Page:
Memorandum of Conversation, by the Secretary of State 1
top secret

Korea. The President said that if there was a deliberate breach of the Armistice by the Communists we would expect to strike back with atomic weapons at military targets. We would not expect to bomb cities but would attack areas that were directly supporting the aggression.

The Prime Minister said that he quite accepted this and that the President’s statement put him in a position to say to Parliament that he had been consulted in advance and had agreed.

Dependent Areas. They discussed dependent areas. The President stated he thought that each case should be considered on its merit as to who should take the lead and as to who might play the role of “moderator”, and that it was not necessary always openly to appear to present a consolidated front. Sir Winston argued for the united front approach.
Egypt. Sir Winston said he felt that they had gone as far as they could go; that the uniforms were important because if there was an attack upon a soldier in uniform that would be more serious than if it were someone not in uniform, and would give a basis for counter action. Sir Winston referred to the group of 20 or more of their own Party who would oppose going any further.
Meeting with the Soviet Union. There seemed to be agreement that there should be a meeting as promptly as possible, preferably [Page 1740] early in January. The Prime Minister suggested that if the meeting was held in Berlin it might alternate between the two Sectors. He felt we should always keep the “door open” to the Russians. The President emphasized that he would not participate in the Heads of Government meeting until at a Foreign Ministers meeting the Soviets had shown evidence of good faith.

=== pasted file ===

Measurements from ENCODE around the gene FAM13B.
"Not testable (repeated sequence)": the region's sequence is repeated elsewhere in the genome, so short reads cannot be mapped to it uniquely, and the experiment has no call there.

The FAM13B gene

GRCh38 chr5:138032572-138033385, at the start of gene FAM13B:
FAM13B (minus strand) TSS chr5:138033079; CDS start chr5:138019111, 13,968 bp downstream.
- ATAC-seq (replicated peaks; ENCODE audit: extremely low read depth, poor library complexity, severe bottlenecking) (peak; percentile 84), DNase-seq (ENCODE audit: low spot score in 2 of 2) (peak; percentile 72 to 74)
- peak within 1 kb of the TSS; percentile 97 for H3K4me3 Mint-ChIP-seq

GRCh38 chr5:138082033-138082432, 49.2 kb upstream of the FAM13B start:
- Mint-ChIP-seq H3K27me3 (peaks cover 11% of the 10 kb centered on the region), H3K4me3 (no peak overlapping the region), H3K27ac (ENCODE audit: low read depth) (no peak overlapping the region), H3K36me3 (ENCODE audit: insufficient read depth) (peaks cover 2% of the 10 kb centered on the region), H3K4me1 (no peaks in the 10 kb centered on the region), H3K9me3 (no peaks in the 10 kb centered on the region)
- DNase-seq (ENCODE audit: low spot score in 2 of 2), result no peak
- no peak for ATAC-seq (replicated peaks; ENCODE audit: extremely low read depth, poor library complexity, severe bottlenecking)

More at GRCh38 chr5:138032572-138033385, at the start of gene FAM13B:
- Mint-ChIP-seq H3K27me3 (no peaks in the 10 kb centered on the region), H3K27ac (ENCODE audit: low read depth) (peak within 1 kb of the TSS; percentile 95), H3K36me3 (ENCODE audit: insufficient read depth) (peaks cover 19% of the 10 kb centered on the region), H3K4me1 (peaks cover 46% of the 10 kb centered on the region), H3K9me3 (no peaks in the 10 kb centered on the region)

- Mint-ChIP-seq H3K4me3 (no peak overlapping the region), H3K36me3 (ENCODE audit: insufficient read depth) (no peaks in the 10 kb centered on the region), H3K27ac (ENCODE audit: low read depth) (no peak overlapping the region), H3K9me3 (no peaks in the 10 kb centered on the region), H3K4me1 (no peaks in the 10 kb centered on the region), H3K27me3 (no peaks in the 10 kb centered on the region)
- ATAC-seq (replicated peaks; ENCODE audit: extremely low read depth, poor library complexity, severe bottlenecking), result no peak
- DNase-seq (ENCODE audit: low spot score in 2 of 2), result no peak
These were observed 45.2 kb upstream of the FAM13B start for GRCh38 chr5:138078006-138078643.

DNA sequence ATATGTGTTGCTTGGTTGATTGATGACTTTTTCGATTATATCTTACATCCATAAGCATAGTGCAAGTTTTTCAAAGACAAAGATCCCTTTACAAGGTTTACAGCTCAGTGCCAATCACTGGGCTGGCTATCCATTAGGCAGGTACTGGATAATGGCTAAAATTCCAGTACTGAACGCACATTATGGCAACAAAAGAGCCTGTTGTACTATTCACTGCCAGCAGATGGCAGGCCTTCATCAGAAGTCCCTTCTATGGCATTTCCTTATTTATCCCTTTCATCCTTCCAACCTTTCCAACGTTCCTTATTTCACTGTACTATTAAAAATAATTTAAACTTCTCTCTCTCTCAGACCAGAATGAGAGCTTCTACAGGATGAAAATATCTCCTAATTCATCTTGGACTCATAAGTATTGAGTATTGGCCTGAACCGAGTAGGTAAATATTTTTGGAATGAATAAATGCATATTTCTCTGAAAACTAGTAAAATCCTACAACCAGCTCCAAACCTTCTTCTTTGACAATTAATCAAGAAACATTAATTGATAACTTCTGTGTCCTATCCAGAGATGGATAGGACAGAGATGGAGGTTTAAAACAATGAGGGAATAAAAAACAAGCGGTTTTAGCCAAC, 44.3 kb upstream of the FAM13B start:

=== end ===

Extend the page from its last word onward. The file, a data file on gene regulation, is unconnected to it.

The Prime Minister spoke of the feeling that the UK could not differ with the US, without this creating a sense of animosity. He apparently had in mind the different attitudes toward China. The President said that there was no sense of animosity as far as our Government was concerned; that we feel strongly there could be differences which each side respected. However, the President urged a closer alignment of UK policy with the US.

The Prime Minister said that he had originally opposed recognition of Communist China but that this had now become an established fact which would be difficult to alter. However, he said that when it came to any vote about China in the UN, the UK would vote with the US.

Trade with China. They discussed this question and the Prime Minister said that he looked upon trade as a means of achieving the desired results; also, that in his case trade was necessary to keep their nose above water. They are gradually getting stronger but need trade.
French Position. The Prime Minister felt that the French were very weak but that we must not allow this to balk our moving ahead. He suggested a possible EDC without France, or the possibility of bringing Germany into NATO, or if the French vetoed this, establishing a new treaty arrangement with Germany. The President indicated skepticism concerning this.
  1. According to President Eisenhower, Mandate for Change, p. 249, this conversation took place in the President’s sitting room at the Mid Ocean Club immediately after the presidential party arrived at Bermuda. This would place the time of the meeting at shortly after noon. The source text bears a typewritten notation that it was drafted by Dulles on Dec. 4, and that the last part was retyped on Dec. 5 to conform with President Eisenhower’s comments.